Reply To: CPHON “Question of the Day”

  • Stephanie Langevin

    October 21, 2013 at 1:26 pm

    Since it’s been a while since I have posted any questions I decided to post two 🙂 

    Also just as a suggestion we are now doing a “Book Club” in prep for the CPHON where we have assigned chapters and are discussing the reading in the “essential’s” book.  Just a thought for others to try. 

    1.) You are caring for a Ben, a 8 year old presenting with complaints of new onset seizures. In performing an H&P you learn that Ben has always been an honor roll student, but recently has not been turning in his homework and has been getting D’s on his tests. While looking at the MRI results you know that you will most likely see a brain tumor in which area related to these side effects?

    a. Brainstem
    b. Supratentorial region
    c. Midline-HPA
    d. Posterior Fossa

    1. B. Brain stem tumors present with Cranial nerve deficits. Supratentorial tumors present with hemiparesis, seizures, visual and intellectual problems. Midline tumors present with visual changes endocrine abnormalities and increased ICP. Posterior-Fossa tumors present with headache, vomiting, ataxia, nystagmus, diplopia, and increased ICP.

    2.)  Which of the following is true about the role of oncogenes in pediatric cancer?
    a. Controls the rate of cell growth.
    b. Produces proteins that block the activity of cyclin.
    c. Allows accumulation of DNA mutations to occur.
    d. Produces vascular endothelial growth factor.

    2.  A.) Oncogenes allow for the cell cycle to spin out of control and are described as “your foot being stuck on the accelerator”. An example is N-Myc amplification for NBM and BCR-ABL for ALL and CML. (The activity of tyrosine kinases is typically controlled by other molecules, but the mutant tyrosine kinase encoded by the BCR-Abl transcript results in a protein that is “always on” or continuously activated, which results in unregulated cell division ). Tumor Suppressor genes keep the cell cycle in check, when missing or damaged the cell ignores inhibitory sygnals. (Loss of the brakes) An example is hereditary Retnoblastoma and p53 mutations. Mutations to DNA Repair or Damage Response genes can allow for accumulations of mutations to result in cancer. (Fanconi anemia, Ataxia-telangisctasia). Tumor cells can switch on angiogensis by producing VEGF resulting in angiogensis. Tumors cannot expand past 1-2mm3 without blood supply.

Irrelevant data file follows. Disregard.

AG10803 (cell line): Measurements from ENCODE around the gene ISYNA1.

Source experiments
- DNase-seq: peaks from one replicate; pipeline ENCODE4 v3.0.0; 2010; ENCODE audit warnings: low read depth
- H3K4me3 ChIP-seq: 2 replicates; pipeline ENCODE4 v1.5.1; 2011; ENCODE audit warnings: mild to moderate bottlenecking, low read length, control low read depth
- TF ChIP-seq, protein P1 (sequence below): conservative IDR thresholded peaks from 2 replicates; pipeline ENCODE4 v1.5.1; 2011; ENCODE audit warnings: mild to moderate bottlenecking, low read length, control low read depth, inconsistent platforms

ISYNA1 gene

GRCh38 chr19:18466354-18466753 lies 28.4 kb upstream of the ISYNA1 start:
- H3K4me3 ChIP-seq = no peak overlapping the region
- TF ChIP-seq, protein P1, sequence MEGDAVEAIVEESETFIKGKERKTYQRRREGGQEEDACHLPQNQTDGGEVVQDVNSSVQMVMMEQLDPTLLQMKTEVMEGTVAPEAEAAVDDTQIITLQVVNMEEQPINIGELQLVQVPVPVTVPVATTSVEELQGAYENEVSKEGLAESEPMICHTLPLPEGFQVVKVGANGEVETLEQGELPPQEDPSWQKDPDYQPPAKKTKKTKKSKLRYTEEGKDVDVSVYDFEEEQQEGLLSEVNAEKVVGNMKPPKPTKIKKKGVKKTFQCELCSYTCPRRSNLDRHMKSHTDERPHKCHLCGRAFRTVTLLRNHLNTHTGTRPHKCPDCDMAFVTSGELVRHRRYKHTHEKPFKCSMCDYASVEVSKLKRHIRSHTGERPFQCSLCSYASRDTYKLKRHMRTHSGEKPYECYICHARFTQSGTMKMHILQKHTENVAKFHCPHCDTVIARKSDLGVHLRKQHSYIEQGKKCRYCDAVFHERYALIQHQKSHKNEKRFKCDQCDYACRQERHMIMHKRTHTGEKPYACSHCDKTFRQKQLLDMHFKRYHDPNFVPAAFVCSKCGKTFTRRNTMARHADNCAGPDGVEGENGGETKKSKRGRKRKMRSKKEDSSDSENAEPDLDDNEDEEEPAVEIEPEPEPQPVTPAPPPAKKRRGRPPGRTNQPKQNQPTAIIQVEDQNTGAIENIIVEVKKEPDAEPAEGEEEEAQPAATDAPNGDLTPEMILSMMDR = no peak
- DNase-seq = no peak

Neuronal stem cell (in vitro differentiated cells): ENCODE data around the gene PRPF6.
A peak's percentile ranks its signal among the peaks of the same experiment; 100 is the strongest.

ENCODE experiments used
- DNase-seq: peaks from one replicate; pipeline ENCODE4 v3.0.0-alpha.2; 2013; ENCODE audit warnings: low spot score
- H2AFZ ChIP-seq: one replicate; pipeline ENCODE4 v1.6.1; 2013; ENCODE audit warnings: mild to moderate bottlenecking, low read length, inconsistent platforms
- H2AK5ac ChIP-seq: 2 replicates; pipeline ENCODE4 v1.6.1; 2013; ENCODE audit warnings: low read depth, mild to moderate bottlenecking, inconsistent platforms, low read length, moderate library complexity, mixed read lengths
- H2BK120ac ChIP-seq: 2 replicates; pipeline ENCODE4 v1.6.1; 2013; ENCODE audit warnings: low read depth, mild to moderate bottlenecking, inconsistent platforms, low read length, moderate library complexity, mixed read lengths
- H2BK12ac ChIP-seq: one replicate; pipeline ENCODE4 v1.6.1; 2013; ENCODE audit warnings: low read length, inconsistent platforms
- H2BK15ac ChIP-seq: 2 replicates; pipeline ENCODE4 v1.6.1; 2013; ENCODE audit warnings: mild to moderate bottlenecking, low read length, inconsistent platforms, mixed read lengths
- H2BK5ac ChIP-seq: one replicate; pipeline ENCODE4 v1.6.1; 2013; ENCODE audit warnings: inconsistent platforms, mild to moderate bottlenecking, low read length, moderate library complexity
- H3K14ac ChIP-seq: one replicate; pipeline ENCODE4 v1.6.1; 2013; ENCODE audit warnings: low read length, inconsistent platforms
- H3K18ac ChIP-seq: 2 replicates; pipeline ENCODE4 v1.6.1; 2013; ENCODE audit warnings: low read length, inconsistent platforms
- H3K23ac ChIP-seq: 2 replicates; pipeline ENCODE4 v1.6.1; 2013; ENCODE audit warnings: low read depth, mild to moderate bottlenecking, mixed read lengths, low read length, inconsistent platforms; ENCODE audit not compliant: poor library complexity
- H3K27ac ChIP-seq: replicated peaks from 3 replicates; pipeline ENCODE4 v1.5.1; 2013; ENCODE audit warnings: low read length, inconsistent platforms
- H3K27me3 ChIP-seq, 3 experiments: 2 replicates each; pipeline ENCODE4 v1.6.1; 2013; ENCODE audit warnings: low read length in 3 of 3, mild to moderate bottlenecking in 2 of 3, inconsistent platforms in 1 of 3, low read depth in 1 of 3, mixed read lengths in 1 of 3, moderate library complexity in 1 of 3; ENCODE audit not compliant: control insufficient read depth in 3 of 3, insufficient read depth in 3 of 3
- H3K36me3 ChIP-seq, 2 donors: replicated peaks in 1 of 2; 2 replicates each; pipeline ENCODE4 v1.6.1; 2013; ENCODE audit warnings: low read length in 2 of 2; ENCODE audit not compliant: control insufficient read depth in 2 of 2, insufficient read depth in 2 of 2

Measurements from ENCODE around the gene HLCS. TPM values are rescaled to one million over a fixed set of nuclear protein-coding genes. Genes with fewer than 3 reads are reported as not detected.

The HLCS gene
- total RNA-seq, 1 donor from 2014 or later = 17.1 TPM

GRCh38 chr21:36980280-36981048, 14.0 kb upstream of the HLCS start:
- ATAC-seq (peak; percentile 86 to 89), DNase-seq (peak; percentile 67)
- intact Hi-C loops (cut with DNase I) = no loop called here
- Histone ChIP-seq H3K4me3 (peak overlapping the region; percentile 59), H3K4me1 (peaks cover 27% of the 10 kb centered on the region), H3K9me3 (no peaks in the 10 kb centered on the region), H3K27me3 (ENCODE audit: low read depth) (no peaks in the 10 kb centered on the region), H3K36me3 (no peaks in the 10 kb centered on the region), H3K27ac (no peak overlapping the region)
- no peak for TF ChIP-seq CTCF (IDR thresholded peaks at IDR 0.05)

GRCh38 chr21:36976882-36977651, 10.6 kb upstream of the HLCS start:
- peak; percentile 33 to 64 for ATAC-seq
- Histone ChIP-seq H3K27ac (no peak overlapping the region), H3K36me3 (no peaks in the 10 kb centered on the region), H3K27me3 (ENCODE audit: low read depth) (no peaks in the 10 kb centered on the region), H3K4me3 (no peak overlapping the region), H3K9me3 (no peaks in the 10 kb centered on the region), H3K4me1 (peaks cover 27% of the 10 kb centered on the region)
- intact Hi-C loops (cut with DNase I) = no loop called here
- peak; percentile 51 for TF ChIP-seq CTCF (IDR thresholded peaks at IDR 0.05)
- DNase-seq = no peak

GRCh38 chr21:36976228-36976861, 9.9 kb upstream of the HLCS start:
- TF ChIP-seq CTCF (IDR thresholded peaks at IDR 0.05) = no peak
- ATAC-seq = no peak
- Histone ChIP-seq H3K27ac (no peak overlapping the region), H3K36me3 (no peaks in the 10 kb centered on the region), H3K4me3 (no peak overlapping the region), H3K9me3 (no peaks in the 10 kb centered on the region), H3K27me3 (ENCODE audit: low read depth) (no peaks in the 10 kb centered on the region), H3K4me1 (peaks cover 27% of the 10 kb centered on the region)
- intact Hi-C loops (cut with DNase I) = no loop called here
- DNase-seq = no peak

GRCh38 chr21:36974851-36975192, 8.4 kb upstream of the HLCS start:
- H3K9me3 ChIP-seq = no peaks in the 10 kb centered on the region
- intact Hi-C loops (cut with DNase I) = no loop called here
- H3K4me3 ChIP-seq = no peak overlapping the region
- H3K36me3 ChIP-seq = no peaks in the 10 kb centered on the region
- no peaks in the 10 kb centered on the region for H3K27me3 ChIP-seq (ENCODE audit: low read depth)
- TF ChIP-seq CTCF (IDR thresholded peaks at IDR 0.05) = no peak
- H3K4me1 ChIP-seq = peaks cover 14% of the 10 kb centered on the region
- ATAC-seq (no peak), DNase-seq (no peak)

Stephanie Langevin
    Children’s Hosp of the Kings Daughters
    Virginia Beach, VA
    United States

    Original Message:
    Sent: 10-09-2013 03:22 PM
    From: Rebecca Kolenik
    Subject: CPHON “Question of the Day”

    Question: Goals of phase I clinical trials include all of the following except:

    A. Efficacy of treatment in a specific disease
    Determining the maximum tolerated dose
    Study of pharmacokinetics
    Evaluation of toxicities


    Answer: A is the correct answer; efficacy of treatment in a specific disease is not a goal of phase I clinical trials.

    è Note that this question asked which answer is not true of phase I clinical trials; there are questions like this on the CPHON exam, so be sure to read the entire question carefully before answering.

    è Answer A referred to a goal of phase II clinical trials.

    o Phase II clinical trials are carried out to determine the effectiveness of a treatment in a specific disease. The patient must have tumor (disease) that is measurable (e.g., by scan or bone marrow examination) so that the effectiveness of the treatment can be determined. Patients also need to have normal organ function, reasonable life expectancy and functional status. Many patients on Phase II trials have had prior cancer treatment with refractory disease, or have become refractory to standard treatment. Phase II trials also often include further evaluation of the treatment’s safety and toxicity profile.


    B, C, and D are not correct answers because they are goals of phase I clinical trials while this question asked what is not a goal of phase I clinical trials.



    Rebecca Kolenik
    Clinical Nurse Specialist
    New York, NY
    United States